this is how i can discuss science with you
In 1986, when I was 18 months old, pediatricians told my parents that I had profound deafness and would remain unable to speak and would have to spend my life in an institution for the disabled. But even at that young age, academia affected my life. Instead of accepting this prediction, my father, Ingo Meuthen, a hematologist and oncologist, found international publications describing how to teach children like me to read and talk on lips. So, instead of learning sign language, I finally became able to read lips and speak both German and English.
Many children with disabilities are rejected by the general population. This can motivate them to work especially hard to be accepted and recognized later in life.1. My elementary school teachers, for example, warned my parents that my disability meant that I was not fit to pursue higher education. But, thanks to the support of my parents and my reliance on textbooks rather than teachers, I graduated with a degree in biology from the University of Bonn, Germany. Immediately after, I stayed in college to pursue a PhD in evolutionary ecology with a focus on phenotypic plasticity, while working intermittently at odd jobs outside of academia, such as writing for journals and assisting in communications. science through public exhibitions.
My applications for jobs outside of academia are routinely met with disdain by interviewers after they realize I can’t take phone calls. This is never a problem in academia (see “Tips for helping hearing-impaired scientists”) – I find my colleagues readily adopt alternative methods of communication, such as texting or talking face-to-face so that I can read lips.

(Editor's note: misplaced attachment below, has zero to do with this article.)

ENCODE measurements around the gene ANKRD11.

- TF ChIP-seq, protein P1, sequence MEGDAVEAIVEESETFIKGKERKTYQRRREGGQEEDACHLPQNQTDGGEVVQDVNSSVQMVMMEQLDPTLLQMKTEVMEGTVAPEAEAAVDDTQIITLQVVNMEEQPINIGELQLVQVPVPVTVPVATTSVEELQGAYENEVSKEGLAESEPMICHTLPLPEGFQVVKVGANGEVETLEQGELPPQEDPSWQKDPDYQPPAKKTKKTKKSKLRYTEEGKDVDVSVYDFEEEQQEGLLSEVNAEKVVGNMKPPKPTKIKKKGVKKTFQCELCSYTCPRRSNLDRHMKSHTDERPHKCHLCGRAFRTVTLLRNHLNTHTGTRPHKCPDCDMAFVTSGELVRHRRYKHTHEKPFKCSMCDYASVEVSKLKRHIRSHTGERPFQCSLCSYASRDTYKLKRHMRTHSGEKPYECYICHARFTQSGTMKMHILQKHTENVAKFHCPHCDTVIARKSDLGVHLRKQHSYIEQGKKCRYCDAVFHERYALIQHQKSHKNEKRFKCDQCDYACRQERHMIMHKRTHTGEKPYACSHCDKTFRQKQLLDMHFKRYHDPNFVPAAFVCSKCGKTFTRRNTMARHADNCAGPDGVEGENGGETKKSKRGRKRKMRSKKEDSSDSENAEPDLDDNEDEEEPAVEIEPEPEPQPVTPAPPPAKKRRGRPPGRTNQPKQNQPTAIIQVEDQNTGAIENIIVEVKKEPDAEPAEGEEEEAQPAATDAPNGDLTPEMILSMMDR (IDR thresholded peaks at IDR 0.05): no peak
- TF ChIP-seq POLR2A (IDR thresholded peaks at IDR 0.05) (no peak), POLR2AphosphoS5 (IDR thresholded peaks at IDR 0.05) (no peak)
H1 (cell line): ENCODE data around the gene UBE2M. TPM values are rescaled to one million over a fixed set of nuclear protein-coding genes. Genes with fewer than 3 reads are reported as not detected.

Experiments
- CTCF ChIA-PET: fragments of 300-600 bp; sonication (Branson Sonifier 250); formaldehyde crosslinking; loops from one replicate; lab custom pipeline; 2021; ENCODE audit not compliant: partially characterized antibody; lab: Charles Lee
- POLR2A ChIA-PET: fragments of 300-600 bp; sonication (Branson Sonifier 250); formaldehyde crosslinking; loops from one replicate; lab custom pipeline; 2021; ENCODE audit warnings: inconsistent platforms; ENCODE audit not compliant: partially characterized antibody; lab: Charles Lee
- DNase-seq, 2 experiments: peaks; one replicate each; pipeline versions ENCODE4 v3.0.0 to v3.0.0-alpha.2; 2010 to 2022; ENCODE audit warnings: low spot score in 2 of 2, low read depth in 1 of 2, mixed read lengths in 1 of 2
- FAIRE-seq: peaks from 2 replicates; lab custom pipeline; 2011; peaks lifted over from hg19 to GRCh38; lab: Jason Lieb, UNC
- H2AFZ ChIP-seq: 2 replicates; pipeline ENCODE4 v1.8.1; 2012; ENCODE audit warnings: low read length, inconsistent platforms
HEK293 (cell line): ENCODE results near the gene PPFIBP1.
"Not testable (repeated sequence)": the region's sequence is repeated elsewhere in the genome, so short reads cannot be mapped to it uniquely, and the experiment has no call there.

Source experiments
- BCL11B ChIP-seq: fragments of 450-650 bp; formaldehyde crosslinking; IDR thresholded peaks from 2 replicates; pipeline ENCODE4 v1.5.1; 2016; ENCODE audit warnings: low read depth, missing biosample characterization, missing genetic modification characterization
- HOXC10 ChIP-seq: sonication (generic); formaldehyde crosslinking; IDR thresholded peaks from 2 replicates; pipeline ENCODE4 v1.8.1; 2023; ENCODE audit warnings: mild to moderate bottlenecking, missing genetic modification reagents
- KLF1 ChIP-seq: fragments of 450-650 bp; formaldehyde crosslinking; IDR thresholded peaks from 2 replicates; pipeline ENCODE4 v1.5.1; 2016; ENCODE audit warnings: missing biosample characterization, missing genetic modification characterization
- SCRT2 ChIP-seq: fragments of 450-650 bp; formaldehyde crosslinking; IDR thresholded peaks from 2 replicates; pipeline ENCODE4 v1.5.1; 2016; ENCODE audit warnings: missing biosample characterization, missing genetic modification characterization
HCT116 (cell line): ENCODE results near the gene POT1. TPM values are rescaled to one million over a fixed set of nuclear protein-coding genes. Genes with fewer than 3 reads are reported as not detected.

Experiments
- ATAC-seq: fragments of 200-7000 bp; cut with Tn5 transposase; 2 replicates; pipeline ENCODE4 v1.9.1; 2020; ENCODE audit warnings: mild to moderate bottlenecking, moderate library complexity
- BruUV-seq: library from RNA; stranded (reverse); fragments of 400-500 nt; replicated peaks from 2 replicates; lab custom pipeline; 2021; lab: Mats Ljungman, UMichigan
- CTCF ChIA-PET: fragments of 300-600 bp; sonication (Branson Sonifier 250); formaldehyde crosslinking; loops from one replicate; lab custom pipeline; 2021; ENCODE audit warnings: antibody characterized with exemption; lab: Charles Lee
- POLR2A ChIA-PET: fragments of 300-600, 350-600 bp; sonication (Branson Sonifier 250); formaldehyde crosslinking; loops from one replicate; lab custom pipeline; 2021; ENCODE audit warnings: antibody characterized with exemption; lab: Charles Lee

The acute visual perception that partly compensates for my hearing loss led me to observe animal behavior in my university studies. Evolutionary ecologist Theo Bakker, my thesis supervisor, and his student Timo Thünken used one-on-one communication to guide me. They sometimes wrote hard-to-lip words.
Some parts of academia are less appealing to lipreaders like me. If left unresolved, they can become a career bottleneck for hearing impaired researchers2and thus limit the academic diversity that benefits science.
Group meeting issues
Regular group meetings, intended to promote scientific exchanges, remain a challenge for me. I cannot follow the discussions with frequent changes between speakers. It helps that no one judges my performance or expects me to be fully informed afterwards.
Supervisors of hearing-impaired researchers can compensate for this problem by designating someone to take minutes of meetings and email them shortly after. After completing my PhD, I accepted a postdoctoral position at the University of Saskatchewan in Saskatoon, Canada. Here I learned that native English speakers are more difficult to lip-read than those who learned it as a second language, perhaps because the latter have invested more time in consciously learning the pronunciation. However, the welcoming nature of my supervisors, the evolutionary ecologists Douglas Chivers and Maud Ferrari, was not marred by this fact, and the academic freedom they gave me allowed me to carry out a research project at large scale on how the environment in which parents live affects the development of their offspring.
I always thrive on teaching and mentoring students, but courses in which students consecutively present their work to develop their science communication skills are more challenging for me. This is because lip reading is a mentally intense activity. In such classes, having extra teaching staff on hand to intermittently take over while I recuperate is helpful.